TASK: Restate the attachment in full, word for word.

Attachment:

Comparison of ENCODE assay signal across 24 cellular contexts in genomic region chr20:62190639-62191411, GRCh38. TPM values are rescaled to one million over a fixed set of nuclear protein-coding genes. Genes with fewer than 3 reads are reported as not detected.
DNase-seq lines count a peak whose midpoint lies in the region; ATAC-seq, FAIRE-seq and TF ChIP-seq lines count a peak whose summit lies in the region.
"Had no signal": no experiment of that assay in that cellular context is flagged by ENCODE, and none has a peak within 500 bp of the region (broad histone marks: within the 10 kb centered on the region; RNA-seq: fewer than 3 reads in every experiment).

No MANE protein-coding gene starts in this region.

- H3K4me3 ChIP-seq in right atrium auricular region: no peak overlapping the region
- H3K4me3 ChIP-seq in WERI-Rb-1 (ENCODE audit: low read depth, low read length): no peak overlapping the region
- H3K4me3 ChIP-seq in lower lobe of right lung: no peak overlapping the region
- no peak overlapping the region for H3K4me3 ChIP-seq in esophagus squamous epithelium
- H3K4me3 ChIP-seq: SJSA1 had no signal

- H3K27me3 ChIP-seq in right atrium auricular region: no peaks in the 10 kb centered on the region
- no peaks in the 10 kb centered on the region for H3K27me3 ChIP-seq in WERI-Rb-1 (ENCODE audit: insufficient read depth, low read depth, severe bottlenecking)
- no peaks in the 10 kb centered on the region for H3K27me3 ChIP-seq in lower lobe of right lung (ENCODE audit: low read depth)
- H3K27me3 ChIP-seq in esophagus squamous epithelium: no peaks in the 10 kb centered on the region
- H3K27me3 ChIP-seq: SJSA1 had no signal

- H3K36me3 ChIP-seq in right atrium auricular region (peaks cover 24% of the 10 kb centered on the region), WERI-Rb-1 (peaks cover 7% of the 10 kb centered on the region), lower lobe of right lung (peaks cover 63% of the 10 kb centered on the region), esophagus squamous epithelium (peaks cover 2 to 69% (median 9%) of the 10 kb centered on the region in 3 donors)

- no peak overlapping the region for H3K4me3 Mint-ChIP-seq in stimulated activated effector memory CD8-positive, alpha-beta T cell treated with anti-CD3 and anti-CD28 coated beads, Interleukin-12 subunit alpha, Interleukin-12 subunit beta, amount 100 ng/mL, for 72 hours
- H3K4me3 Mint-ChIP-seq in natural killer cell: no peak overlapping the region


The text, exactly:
Comparison of ENCODE assay signal across 24 cellular contexts in genomic region chr20:62190639-62191411, GRCh38. TPM values are rescaled to one million over a fixed set of nuclear protein-coding genes. Genes with fewer than 3 reads are reported as not detected.
DNase-seq lines count a peak whose midpoint lies in the region; ATAC-seq, FAIRE-seq and TF ChIP-seq lines count a peak whose summit lies in the region.
"Had no signal": no experiment of that assay in that cellular context is flagged by ENCODE, and none has a peak within 500 bp of the region (broad histone marks: within the 10 kb centered on the region; RNA-seq: fewer than 3 reads in every experiment).

No MANE protein-coding gene starts in this region.

- H3K4me3 ChIP-seq in right atrium auricular region: no peak overlapping the region
- H3K4me3 ChIP-seq in WERI-Rb-1 (ENCODE audit: low read depth, low read length): no peak overlapping the region
- H3K4me3 ChIP-seq in lower lobe of right lung: no peak overlapping the region
- no peak overlapping the region for H3K4me3 ChIP-seq in esophagus squamous epithelium
- H3K4me3 ChIP-seq: SJSA1 had no signal

- H3K27me3 ChIP-seq in right atrium auricular region: no peaks in the 10 kb centered on the region
- no peaks in the 10 kb centered on the region for H3K27me3 ChIP-seq in WERI-Rb-1 (ENCODE audit: insufficient read depth, low read depth, severe bottlenecking)
- no peaks in the 10 kb centered on the region for H3K27me3 ChIP-seq in lower lobe of right lung (ENCODE audit: low read depth)
- H3K27me3 ChIP-seq in esophagus squamous epithelium: no peaks in the 10 kb centered on the region
- H3K27me3 ChIP-seq: SJSA1 had no signal

- H3K36me3 ChIP-seq in right atrium auricular region (peaks cover 24% of the 10 kb centered on the region), WERI-Rb-1 (peaks cover 7% of the 10 kb centered on the region), lower lobe of right lung (peaks cover 63% of the 10 kb centered on the region), esophagus squamous epithelium (peaks cover 2 to 69% (median 9%) of the 10 kb centered on the region in 3 donors)

- no peak overlapping the region for H3K4me3 Mint-ChIP-seq in stimulated activated effector memory CD8-positive, alpha-beta T cell treated with anti-CD3 and anti-CD28 coated beads, Interleukin-12 subunit alpha, Interleukin-12 subunit beta, amount 100 ng/mL, for 72 hours
- H3K4me3 Mint-ChIP-seq in natural killer cell: no peak overlapping the region